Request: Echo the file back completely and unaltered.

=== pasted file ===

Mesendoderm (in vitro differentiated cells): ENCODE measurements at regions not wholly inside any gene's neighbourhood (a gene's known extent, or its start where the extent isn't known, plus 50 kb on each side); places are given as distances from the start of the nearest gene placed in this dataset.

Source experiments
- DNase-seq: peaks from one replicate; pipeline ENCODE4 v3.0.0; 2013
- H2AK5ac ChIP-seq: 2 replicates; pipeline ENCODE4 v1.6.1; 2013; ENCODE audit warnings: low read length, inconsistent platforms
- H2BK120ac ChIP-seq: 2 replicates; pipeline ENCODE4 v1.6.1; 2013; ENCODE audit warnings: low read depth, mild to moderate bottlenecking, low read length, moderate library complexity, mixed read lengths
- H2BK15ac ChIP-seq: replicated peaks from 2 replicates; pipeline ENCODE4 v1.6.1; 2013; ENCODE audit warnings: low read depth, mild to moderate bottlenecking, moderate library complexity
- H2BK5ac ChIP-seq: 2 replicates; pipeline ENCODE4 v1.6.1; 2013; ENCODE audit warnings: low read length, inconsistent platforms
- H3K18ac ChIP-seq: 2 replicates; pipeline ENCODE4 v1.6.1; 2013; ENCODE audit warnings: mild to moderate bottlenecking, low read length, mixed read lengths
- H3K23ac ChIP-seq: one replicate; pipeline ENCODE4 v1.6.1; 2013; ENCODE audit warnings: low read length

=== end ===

Mesendoderm (in vitro differentiated cells): ENCODE measurements at regions not wholly inside any gene's neighbourhood (a gene's known extent, or its start where the extent isn't known, plus 50 kb on each side); places are given as distances from the start of the nearest gene placed in this dataset.

Source experiments
- DNase-seq: peaks from one replicate; pipeline ENCODE4 v3.0.0; 2013
- H2AK5ac ChIP-seq: 2 replicates; pipeline ENCODE4 v1.6.1; 2013; ENCODE audit warnings: low read length, inconsistent platforms
- H2BK120ac ChIP-seq: 2 replicates; pipeline ENCODE4 v1.6.1; 2013; ENCODE audit warnings: low read depth, mild to moderate bottlenecking, low read length, moderate library complexity, mixed read lengths
- H2BK15ac ChIP-seq: replicated peaks from 2 replicates; pipeline ENCODE4 v1.6.1; 2013; ENCODE audit warnings: low read depth, mild to moderate bottlenecking, moderate library complexity
- H2BK5ac ChIP-seq: 2 replicates; pipeline ENCODE4 v1.6.1; 2013; ENCODE audit warnings: low read length, inconsistent platforms
- H3K18ac ChIP-seq: 2 replicates; pipeline ENCODE4 v1.6.1; 2013; ENCODE audit warnings: mild to moderate bottlenecking, low read length, mixed read lengths
- H3K23ac ChIP-seq: one replicate; pipeline ENCODE4 v1.6.1; 2013; ENCODE audit warnings: low read length